Thursday, September 25, 2008

the audacity, period.

Barack Obama is not just a big-smiling charismatic Democrat who swayed, well, yes, the world, with such an audacious campaign right from the very moment he stood up on that Democratic convention where he first announced his desire to run for the highest seat in the land. He also happens to be the next big, best thing in American politics, so far. You can perhaps say it’s because of his unique and inspiring background, racially and yes politically. He has lived in Kenya and Indonesia and has amazing roots as community organizer. The Illinois senator has been hounded with his political inexperience, being one of the youngest and a first-term senator. But commonsensically, it’s such a flimsy argument if we’d like to see in every candidate that he’d reach 80 and see political adeptness anatomically evident. To his credit though, McCain exudes a charismatic atmosphere, in that we don’t actually get fumed as much as we see Bush. It’s just that with an unpopular war that’s not trailing off any sooner and the recent economic turmoil, he is the likely casualty of the unpopularity of his Republican predecessor.

Hope and change are such big words, audacious words. Maybe the guy is referencing to the Sam Cooke song A Change is Gonna Come which marked the historical civil rights movement, I dunno. And Barack, whose name sounds with Iraq and a surname that rhymes with that of the Al-Qaeda leader (quite an unpopular name if you think about it), not only has the courage to take up these words but he has the willpower and conviction to realize these seemingly abstract words in an American era still mired in uncertainty. Hope and change are powerful words, something where you can put intellect and brilliance to good use - and it takes audacity to realize them.

photo from

Wednesday, September 24, 2008

The table that screams

I've been meaning to finish Taxi to the Dark Side, the Oscar-winning documentary by Alex Gibney, which retells the unfortunate story of Dilawar, an Afghan taxi driver who was wrongfully suspected, captured and tortured in the Bagram Air Base in Kabul in 2002. The picture below, the Abu Ghraib table (which according to is furniture as political statement), reminded be to do so. The triumph of this documentary as well as other Oscar-nominated docus like No End in Sight which focused on the folly over the Iraq war is that it once again enmeshes us into the grisly power of US military policy, and US's foreign policy over the Iraq war in general.

The Road to Guantanamo, in drama-docu style, directed by Michael Winterbottom released in 2006, is in similar vein a depiction of the unorthodox methods of interrogation and the inhuman conditions over at Guantanamo Bay prison in Cuba. These films show us how a crushed superpower unleashes its fury and how political logic, or even logic at the very least, flies out of the window in the midst of uncertainty in the troublesome post -9/11 era.

photo found in via

Another threat

We maybe digging up below, underneath the Arctic seabed to be exact, not looking (and be blinded) up there where mighty Sun radiates UV rays, to find another threatening culprit to the increase in global warming.

Scientists recently discovered disturbing huge deposits of methane gas emanating from so-called "chimneys" in the Arctic region particularly in areas across the Siberian continental shelf. Increased levels of methane escaping from these "chimneys" is also connected to rising temperatures in the region, which as narrated in this article, has risen to 4C degrees for the past decades.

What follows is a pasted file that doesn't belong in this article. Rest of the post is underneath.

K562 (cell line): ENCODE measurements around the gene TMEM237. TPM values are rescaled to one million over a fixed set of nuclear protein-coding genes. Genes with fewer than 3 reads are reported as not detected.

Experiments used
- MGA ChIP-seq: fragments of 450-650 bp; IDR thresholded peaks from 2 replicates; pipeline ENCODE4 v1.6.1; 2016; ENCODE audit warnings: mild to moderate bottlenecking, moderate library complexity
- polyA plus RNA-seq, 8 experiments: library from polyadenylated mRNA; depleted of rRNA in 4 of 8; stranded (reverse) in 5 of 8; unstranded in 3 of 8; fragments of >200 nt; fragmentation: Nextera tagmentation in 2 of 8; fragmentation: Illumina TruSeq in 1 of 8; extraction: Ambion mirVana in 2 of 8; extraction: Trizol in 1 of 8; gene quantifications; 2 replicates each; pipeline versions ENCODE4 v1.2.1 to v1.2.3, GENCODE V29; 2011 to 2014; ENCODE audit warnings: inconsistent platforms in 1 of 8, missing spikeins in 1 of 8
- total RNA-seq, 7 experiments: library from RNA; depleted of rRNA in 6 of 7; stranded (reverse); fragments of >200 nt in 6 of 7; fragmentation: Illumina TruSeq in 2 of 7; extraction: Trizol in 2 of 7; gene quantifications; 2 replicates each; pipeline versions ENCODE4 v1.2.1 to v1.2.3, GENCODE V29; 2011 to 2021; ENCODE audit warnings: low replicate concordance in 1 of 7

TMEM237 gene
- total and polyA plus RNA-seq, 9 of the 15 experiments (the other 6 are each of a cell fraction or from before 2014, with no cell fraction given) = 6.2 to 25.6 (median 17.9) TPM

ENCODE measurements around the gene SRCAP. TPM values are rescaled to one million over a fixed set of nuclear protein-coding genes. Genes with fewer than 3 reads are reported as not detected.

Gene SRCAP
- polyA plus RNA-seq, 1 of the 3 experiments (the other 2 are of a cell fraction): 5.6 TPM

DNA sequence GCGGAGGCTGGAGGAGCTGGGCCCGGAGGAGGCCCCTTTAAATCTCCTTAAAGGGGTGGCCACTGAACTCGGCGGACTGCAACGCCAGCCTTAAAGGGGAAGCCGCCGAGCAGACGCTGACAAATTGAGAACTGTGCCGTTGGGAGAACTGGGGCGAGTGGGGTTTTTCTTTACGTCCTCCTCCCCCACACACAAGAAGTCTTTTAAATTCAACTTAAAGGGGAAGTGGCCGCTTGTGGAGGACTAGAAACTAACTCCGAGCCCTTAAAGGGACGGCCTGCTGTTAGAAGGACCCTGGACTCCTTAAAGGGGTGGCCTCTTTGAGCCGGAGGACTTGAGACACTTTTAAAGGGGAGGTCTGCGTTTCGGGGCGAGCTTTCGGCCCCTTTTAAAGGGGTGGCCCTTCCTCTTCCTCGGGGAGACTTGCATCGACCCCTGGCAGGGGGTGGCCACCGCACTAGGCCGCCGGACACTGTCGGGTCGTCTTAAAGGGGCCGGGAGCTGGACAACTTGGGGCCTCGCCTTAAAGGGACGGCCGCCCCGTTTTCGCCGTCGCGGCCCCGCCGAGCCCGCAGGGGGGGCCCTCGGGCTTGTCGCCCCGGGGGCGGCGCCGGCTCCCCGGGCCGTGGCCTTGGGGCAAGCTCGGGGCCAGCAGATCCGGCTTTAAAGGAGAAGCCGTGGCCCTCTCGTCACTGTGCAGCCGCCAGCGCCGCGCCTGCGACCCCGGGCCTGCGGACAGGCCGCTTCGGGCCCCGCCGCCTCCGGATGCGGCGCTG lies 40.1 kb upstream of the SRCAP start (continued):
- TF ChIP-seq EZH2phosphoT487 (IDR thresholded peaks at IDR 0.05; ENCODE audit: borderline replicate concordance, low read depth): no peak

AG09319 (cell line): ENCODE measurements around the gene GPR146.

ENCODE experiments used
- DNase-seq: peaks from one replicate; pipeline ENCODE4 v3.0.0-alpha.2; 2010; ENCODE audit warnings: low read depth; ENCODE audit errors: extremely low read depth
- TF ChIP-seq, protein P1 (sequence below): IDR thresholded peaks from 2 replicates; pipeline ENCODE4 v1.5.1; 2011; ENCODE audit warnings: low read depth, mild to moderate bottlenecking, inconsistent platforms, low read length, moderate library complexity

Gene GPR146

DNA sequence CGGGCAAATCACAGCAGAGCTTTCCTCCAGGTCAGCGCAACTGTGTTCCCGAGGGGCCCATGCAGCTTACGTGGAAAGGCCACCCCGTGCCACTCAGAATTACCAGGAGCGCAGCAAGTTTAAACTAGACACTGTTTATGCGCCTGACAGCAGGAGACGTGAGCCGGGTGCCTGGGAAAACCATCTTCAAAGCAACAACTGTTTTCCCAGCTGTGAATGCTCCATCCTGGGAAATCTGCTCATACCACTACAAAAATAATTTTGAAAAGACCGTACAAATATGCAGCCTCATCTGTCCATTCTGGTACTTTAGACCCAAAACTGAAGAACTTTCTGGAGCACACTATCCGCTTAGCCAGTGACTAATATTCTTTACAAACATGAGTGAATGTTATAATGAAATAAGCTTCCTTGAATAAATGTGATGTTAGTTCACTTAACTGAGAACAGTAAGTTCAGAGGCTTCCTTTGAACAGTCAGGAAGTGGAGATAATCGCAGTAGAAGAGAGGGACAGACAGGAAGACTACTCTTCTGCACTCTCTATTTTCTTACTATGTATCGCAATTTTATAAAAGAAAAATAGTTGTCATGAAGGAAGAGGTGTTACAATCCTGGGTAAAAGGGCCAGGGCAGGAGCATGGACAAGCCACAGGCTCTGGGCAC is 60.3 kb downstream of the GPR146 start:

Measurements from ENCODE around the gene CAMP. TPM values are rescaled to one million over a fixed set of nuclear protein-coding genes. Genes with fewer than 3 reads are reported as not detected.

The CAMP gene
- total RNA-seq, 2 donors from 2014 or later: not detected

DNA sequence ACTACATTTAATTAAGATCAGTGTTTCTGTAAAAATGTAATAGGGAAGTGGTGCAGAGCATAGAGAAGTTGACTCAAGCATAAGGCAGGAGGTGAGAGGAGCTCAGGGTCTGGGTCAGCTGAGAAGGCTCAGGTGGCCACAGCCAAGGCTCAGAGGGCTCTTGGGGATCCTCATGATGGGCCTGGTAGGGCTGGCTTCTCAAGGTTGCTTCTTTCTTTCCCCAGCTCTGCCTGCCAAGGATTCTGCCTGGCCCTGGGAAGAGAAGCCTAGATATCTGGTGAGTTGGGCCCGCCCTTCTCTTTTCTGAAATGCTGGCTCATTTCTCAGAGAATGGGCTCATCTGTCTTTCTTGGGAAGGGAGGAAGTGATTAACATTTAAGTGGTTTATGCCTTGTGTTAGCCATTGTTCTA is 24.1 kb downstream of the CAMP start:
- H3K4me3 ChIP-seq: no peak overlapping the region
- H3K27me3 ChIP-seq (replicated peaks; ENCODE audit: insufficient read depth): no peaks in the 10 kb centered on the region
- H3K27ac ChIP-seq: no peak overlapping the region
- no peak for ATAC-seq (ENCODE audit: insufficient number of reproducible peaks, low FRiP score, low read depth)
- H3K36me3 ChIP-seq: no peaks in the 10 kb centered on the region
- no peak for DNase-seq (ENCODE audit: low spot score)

Picture this: if we have enough "methane chimneys" spread across the Arctic seabed, it could look like a perforated piece of styrofor, and crumbling the entire Arctic region is as easy as blowing air through these holes. Jeez.

Getty photo from

Tuesday, September 16, 2008

And Here. We. Go.

I can smell it. It’s in the air. No, I’m not talking about the commercialized ‘tis-the-season-to-be-jolly’ holidays. To put it simply, the season of the really good movies are here and some of the festivals have announced their winners as well. A lot would call it Oscar mania, but I wouldn’t really want to label it that, as I previously did, because I came to realize that there are a lot of good films left out, the ones that either lacked studio backing or marketing strategy, but standouts. The Academy is a sucker for marketing strategy. Put up a whopper of a poster, and then some. You know, that For Your Consideration thingy that usually appears in bootlegged copies of films. Well, it’s Oscar fever for one because most of the films that would likely end in the Academy’s roster are released this time of the year.

Around September last year, I listed down films that piqued me and what I thought would be potential contenders come awards season. It’s usually safe because most of it I haven’t seen yet, except some trailers and it’s really fun how your amateurish prognostication will turn out.

3 out of 5 nominated films last year I was able to mention: There will be Blood, Atonement, and No Country for Old Men. No Country I didn’t even knew about until it was raved in most of the festivals it screened. I was partial with Blood because it’s Paul Thomas Anderson and Atonement because that time I just finished reading the novel. Wasn’t gaga that much for Atonement, but thought that Blood and No Country are important films because it cinematically depicted the current socio-political milieu, whether America or the world.